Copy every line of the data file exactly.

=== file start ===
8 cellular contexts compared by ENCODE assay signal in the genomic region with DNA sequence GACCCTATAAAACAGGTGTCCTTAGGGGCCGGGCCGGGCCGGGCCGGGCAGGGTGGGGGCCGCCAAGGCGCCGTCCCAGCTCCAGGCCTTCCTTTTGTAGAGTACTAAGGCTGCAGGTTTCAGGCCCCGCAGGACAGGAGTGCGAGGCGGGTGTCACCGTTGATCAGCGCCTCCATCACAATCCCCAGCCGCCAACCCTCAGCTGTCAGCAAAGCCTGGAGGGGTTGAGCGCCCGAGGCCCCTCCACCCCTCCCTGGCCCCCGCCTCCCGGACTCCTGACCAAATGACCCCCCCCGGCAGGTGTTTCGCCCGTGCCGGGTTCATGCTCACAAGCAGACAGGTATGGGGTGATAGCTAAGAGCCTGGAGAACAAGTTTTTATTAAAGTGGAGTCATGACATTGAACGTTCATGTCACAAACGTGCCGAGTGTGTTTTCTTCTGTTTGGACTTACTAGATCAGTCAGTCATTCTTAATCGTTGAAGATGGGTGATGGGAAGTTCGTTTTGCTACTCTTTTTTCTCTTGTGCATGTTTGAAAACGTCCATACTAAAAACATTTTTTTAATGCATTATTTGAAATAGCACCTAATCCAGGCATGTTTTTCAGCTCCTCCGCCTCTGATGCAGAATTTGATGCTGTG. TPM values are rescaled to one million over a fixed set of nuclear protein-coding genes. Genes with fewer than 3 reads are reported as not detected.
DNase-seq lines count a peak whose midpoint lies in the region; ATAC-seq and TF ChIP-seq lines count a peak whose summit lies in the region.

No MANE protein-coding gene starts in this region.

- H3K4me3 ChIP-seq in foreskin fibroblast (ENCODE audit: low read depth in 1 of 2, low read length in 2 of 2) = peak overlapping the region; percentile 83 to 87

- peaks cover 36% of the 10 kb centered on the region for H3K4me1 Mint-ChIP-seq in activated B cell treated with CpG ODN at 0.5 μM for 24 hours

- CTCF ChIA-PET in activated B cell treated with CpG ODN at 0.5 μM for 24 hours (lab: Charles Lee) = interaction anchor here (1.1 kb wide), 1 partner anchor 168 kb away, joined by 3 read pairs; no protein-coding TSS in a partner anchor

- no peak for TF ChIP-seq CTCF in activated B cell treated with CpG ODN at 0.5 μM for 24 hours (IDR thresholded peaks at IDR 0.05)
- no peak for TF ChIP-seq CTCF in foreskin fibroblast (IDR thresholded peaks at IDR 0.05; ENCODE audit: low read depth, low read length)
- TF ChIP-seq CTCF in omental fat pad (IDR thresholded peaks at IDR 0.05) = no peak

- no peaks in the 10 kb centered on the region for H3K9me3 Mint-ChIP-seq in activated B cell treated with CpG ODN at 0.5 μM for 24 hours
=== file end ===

8 cellular contexts compared by ENCODE assay signal in the genomic region with DNA sequence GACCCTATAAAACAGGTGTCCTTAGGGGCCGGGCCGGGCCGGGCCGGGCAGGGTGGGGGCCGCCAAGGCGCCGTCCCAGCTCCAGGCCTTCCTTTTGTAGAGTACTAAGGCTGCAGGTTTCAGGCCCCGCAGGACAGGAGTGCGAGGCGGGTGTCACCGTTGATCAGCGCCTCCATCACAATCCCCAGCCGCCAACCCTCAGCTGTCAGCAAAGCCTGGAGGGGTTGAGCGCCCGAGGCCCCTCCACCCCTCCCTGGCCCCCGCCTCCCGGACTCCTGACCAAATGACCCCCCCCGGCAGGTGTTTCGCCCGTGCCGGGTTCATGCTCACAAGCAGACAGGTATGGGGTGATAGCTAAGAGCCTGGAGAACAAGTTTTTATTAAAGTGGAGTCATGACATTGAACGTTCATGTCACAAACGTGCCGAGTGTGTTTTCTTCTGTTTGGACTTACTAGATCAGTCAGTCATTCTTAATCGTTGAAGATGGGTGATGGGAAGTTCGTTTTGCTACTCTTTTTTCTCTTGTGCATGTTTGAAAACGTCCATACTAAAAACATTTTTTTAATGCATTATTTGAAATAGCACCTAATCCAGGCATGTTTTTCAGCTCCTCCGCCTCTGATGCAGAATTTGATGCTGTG. TPM values are rescaled to one million over a fixed set of nuclear protein-coding genes. Genes with fewer than 3 reads are reported as not detected.
DNase-seq lines count a peak whose midpoint lies in the region; ATAC-seq and TF ChIP-seq lines count a peak whose summit lies in the region.

No MANE protein-coding gene starts in this region.

- H3K4me3 ChIP-seq in foreskin fibroblast (ENCODE audit: low read depth in 1 of 2, low read length in 2 of 2) = peak overlapping the region; percentile 83 to 87

- peaks cover 36% of the 10 kb centered on the region for H3K4me1 Mint-ChIP-seq in activated B cell treated with CpG ODN at 0.5 μM for 24 hours

- CTCF ChIA-PET in activated B cell treated with CpG ODN at 0.5 μM for 24 hours (lab: Charles Lee) = interaction anchor here (1.1 kb wide), 1 partner anchor 168 kb away, joined by 3 read pairs; no protein-coding TSS in a partner anchor

- no peak for TF ChIP-seq CTCF in activated B cell treated with CpG ODN at 0.5 μM for 24 hours (IDR thresholded peaks at IDR 0.05)
- no peak for TF ChIP-seq CTCF in foreskin fibroblast (IDR thresholded peaks at IDR 0.05; ENCODE audit: low read depth, low read length)
- TF ChIP-seq CTCF in omental fat pad (IDR thresholded peaks at IDR 0.05) = no peak

- no peaks in the 10 kb centered on the region for H3K9me3 Mint-ChIP-seq in activated B cell treated with CpG ODN at 0.5 μM for 24 hours